People toss around the terms "bun" and "chignon" a lot, but are the two interchangeable? No, actually, at least not in English. "Chignon" is the French word for bun, but in its American and British usage, it's an abbreviated term, originating from the phrase "chignon du cou," or "bun at the nape of the neck." With the shortening and misappropriation of the French, it's easy to see why there's so much confusion. Don't worry, though. You can become an expert on the differences between the two: all you need is our quick primer below.

Here's the long and short of it: in the current parlance, while many chignons are buns, few buns are chignons. Buns can be anywhere on your head, and you can wear lots of them at once. You can have them looped around your ears (see: Princess Leia), stuck up on your crown like Sailor Moon's little meatball odango buns, and worn messy, small, whatever.

Chignons, on the other hand, have traditionally been worn low on the head. They're also considered more formal, and you only wear one, usually large and containing the entire length of your hair.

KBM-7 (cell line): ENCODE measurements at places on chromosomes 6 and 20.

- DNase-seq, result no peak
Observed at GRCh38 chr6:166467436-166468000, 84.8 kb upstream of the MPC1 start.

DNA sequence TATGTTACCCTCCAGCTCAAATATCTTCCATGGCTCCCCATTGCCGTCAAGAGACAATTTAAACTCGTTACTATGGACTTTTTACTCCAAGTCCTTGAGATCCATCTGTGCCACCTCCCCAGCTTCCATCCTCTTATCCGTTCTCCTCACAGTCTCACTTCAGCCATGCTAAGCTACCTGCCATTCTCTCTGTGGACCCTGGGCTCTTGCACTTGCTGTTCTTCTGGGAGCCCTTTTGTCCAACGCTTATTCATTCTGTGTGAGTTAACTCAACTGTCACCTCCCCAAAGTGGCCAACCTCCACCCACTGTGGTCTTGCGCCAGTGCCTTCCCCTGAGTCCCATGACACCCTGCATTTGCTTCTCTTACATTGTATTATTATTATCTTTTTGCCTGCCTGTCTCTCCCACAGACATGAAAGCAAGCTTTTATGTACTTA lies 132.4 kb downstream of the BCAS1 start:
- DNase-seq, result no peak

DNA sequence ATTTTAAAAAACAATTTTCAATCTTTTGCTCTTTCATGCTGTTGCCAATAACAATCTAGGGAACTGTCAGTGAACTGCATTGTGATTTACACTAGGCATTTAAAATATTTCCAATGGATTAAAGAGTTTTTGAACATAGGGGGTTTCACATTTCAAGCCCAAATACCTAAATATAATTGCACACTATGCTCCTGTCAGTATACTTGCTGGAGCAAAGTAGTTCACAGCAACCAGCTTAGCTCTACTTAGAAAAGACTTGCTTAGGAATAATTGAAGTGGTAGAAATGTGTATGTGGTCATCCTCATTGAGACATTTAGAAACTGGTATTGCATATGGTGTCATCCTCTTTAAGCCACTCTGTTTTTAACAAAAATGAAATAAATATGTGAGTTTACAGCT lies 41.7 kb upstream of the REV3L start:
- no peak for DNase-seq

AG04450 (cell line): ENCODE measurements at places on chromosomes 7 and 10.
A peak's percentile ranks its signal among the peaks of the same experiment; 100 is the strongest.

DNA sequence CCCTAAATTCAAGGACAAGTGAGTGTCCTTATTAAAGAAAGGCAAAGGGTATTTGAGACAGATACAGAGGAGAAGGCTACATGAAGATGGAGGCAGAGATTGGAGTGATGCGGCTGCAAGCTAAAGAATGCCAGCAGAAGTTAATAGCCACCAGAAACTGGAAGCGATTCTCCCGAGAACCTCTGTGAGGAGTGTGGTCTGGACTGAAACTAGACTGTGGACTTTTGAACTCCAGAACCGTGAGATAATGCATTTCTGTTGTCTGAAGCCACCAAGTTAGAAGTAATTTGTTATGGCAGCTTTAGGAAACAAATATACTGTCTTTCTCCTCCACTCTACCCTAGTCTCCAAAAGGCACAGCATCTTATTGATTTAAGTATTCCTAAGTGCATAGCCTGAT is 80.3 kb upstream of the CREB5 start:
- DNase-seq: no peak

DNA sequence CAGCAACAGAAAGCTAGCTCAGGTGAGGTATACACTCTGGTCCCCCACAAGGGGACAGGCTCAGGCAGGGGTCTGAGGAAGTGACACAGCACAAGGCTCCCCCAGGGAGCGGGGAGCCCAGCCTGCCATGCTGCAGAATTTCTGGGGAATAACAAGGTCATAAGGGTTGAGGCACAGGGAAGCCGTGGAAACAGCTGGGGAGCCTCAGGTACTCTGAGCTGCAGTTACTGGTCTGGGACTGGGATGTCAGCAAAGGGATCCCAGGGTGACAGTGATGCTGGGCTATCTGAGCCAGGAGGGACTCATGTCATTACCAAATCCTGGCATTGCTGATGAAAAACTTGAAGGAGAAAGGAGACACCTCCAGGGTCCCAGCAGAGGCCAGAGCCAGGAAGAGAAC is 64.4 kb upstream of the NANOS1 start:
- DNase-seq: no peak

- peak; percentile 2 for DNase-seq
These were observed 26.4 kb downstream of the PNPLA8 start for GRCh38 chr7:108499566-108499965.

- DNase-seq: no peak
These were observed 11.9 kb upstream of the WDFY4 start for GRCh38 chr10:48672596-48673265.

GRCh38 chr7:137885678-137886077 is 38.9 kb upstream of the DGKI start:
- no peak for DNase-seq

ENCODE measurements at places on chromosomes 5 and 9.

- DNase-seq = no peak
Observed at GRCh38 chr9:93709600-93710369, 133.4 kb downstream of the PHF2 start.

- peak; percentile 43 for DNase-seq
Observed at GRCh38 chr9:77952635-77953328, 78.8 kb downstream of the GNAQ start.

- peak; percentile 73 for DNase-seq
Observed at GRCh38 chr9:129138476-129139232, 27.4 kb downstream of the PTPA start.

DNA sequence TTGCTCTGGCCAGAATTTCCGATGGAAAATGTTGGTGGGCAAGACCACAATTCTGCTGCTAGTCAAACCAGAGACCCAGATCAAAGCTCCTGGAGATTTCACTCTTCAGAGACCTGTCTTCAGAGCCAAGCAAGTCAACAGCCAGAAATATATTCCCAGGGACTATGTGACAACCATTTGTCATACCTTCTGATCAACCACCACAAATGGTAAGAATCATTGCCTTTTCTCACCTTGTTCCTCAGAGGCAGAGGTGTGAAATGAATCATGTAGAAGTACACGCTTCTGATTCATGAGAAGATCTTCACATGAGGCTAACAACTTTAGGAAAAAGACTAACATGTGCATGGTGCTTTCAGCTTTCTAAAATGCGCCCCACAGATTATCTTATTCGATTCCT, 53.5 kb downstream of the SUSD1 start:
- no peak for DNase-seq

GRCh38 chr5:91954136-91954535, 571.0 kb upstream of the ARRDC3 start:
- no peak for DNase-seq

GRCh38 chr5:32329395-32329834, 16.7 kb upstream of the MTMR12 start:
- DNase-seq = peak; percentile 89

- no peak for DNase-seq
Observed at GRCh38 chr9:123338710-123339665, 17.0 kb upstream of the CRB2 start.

The other notable difference? Buns are always wrapped around themselves, whether twisted around a center or braided. Chignons, however, aren't necessarily so. They may simply be tucked under or can be built around a central pin, tiara, or other hair accessory.

So while "chignon" technically just means a low bun, the word now carries connotations of formality and vintage style, as well as being used to describe updos that aren't buns. So there you have it; just remember never to try and argue about the word with a Francophile.